But I also believe in good old work and discipline – and that goes for my body, too — although right now, I sure wish I had a piece, a honking-arse piece of cheesecake . . . dang.

  5. You cannot get any more beautiful than that little grandbaby of yours! I have my hair coloured as I followed mother’s pattern and went grey on the crown. I slap cream on my face and hope for the best. I am on a healthy eating plan now, and am losing weight. No plastic surgery for me, thanks.

    • I once ‘asked myself’ – if I had lots of money, would I still say I don’t want “procedures” and the answer is, after REALLY thinking about it – Nope. And not always for the “lofty” reasons above, but also because I’d be afraid: afraid it’d alter my appearance into someone I don’t recognize, afraid something would go wrong and I’d have some droopy eye or fallen mouth or some weirdness from the procedure, or infection, or that it’d keep wearing off and soon I’m in a cyle of trying to keep up with something that should is unattainable until death do I part! *laugh*

        • I only have to see previews to “reality tv ‘stars'” to be put off! Some of those faces are scary – they don’t look like they are real, but as if someone replace them with a strange futuristic robotic cyborg – though, cyborgs would probably look more human, I suppose :-D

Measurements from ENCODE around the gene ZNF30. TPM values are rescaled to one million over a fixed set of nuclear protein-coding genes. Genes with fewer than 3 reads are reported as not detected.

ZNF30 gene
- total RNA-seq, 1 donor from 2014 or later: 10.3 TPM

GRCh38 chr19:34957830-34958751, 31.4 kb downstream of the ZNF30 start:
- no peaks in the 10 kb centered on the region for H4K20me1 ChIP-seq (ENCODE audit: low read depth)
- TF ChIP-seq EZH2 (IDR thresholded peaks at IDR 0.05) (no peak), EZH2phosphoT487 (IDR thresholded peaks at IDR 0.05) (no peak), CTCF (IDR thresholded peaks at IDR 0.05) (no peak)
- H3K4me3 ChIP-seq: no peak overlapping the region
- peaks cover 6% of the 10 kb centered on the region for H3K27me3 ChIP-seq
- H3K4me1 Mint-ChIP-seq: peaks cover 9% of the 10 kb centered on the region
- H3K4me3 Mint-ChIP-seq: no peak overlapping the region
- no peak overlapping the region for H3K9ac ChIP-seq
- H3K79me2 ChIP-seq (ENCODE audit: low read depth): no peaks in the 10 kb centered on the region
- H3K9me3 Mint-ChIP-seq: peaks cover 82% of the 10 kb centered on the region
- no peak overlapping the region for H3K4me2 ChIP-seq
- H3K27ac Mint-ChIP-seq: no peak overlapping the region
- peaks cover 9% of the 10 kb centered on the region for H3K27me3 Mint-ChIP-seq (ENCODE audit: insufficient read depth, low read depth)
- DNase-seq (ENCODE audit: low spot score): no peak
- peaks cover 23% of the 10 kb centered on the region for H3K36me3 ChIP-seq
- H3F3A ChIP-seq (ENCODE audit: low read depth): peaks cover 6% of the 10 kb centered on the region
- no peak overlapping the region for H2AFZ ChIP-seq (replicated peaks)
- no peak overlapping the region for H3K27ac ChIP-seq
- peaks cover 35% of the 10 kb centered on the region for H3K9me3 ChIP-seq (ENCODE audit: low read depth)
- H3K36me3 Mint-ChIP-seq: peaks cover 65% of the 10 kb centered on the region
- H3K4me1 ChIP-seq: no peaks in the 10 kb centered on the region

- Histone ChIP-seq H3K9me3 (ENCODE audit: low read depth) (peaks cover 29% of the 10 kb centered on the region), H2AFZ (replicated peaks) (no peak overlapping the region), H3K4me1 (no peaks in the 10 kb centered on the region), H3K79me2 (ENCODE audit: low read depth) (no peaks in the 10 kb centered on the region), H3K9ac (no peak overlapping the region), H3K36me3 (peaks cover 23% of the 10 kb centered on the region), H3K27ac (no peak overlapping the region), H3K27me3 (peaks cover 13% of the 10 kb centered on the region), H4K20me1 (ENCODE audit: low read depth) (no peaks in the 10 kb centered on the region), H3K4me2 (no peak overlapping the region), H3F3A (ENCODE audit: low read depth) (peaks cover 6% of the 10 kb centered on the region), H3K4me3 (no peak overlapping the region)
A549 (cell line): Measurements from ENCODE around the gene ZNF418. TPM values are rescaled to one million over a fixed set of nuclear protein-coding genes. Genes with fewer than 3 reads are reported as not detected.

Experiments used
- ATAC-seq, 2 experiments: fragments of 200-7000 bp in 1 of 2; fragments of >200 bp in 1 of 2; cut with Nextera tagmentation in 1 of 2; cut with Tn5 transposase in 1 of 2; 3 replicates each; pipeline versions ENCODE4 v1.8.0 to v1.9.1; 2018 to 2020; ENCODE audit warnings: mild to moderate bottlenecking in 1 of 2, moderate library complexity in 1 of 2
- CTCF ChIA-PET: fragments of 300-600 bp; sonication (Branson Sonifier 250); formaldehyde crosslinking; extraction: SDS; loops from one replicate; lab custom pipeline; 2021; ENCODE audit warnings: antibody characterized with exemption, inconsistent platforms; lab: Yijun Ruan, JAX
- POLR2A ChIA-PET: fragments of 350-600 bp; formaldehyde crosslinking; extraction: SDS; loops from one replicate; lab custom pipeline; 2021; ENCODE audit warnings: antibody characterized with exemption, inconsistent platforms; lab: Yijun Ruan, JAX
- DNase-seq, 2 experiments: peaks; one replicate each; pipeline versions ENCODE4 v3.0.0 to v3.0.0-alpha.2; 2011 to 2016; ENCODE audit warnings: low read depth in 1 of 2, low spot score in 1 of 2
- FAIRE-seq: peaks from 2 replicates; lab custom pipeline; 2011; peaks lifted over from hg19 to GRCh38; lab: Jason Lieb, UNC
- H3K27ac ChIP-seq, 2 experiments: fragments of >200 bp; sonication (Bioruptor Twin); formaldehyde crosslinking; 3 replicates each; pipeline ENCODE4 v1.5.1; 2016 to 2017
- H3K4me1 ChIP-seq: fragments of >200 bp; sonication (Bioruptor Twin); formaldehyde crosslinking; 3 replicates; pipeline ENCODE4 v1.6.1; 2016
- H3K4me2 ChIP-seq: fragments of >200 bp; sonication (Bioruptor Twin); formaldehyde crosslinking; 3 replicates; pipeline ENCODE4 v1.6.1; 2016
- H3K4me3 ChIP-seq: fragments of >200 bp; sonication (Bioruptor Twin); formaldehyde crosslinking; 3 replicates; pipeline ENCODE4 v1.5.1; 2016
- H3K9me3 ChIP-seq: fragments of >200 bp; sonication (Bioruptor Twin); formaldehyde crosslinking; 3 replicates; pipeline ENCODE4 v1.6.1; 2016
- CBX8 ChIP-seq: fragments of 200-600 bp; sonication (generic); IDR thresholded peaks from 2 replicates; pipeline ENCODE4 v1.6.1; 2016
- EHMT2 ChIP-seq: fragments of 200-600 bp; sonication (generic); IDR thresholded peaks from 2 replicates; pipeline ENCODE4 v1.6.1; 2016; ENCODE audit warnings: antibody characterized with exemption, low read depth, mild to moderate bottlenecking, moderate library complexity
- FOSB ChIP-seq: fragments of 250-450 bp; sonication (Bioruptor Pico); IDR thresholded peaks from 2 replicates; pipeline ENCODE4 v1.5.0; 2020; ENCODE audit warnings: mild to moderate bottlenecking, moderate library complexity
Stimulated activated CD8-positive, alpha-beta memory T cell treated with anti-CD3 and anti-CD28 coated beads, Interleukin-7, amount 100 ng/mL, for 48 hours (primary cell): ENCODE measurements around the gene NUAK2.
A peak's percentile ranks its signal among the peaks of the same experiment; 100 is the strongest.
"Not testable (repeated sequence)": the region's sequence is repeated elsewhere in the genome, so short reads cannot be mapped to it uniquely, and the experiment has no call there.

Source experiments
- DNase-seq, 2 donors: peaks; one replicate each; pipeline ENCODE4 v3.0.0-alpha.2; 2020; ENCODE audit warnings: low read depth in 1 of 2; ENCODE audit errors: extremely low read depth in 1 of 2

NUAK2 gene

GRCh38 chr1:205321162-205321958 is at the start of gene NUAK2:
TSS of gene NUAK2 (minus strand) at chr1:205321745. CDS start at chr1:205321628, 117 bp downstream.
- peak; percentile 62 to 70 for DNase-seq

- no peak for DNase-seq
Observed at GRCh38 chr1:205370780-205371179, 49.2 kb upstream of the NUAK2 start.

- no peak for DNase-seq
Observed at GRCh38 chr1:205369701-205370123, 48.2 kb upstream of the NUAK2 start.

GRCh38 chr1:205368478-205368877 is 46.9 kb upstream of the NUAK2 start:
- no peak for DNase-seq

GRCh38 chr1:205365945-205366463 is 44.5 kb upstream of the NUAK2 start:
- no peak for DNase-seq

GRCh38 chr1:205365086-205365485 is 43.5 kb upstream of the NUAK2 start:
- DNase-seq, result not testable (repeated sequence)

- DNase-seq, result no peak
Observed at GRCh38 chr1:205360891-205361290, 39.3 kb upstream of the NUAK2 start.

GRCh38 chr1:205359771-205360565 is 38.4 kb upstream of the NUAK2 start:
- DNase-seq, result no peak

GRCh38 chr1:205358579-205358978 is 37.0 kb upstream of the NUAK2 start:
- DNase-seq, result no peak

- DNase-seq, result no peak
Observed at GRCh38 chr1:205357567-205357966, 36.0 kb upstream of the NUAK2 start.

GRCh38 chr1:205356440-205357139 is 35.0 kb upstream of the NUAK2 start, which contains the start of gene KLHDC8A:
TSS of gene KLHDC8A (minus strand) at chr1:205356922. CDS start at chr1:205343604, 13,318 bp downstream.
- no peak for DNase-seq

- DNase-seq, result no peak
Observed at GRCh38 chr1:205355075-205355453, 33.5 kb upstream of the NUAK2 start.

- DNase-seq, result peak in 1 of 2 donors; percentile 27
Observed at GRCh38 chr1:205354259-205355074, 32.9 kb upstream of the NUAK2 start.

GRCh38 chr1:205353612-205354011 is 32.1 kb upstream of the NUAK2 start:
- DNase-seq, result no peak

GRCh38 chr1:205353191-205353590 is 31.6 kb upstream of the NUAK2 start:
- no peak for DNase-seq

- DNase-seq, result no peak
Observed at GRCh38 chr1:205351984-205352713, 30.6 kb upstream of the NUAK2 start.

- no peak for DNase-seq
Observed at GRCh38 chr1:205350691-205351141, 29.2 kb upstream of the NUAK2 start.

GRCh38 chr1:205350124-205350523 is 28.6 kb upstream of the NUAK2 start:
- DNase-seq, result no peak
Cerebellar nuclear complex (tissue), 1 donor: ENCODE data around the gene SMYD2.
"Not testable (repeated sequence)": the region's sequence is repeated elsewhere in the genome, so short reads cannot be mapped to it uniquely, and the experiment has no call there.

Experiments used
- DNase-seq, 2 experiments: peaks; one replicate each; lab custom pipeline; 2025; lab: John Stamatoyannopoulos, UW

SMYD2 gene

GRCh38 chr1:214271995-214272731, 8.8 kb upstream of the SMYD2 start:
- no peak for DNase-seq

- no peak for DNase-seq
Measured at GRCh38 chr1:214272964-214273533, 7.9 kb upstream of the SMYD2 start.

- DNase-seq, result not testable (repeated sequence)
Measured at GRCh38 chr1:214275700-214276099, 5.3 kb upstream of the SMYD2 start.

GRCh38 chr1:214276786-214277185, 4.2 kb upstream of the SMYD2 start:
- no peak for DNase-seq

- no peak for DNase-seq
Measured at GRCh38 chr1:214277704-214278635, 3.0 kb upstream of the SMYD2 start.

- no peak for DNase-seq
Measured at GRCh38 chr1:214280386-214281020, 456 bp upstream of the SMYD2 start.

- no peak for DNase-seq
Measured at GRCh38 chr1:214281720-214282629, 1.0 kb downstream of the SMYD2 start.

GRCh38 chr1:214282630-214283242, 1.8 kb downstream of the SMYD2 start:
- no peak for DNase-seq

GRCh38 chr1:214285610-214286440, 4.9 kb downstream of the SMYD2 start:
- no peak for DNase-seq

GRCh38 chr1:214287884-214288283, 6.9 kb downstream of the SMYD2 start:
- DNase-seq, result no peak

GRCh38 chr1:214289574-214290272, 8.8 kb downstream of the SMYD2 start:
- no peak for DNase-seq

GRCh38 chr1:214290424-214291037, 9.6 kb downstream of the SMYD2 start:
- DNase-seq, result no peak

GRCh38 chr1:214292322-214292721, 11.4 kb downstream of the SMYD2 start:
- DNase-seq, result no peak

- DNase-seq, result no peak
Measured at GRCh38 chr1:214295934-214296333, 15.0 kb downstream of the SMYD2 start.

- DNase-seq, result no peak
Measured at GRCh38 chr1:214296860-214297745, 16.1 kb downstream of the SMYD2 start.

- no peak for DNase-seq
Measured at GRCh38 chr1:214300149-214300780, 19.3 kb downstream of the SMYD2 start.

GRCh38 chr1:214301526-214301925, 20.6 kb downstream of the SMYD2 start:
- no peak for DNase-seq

6. I realize it was a compliment, but my hair stylist loves my increasing gray and said I was “aging gracefully.” Who wants THAT? I am totally amazed at how much we trick ourselves. I look fine when I look in the mirror. But when I look at a photograph I wonder where that old version of me came from.

  7. I am who I am but I do help by slathering tons of the lotion stuff and goo and cover the gray but that is about it and my exercise and diet. All the things that are fairly simple and do NOT involve a needle or knife! EEK!

    • I see nothing wrong with trying/wanting to look our best and using product, or whatever, to help us to feel and look better – and especially to eat well and exercise to keep ourselves healthy and supple.

      It’s when we take it over the edge – when we become caricatures of ourselves that I go “lawd!” about :-D

  8. Kat, We’re two minds that think alike. How lucky we all are to be growing older! After Rose and Thorn’s next issue is out, come and be one of my beauties of the week. I would love to repost this as part of your feature or anything else you would like to share on the wisdom and beauty of aging.

    Nice to*meet you,

    Louise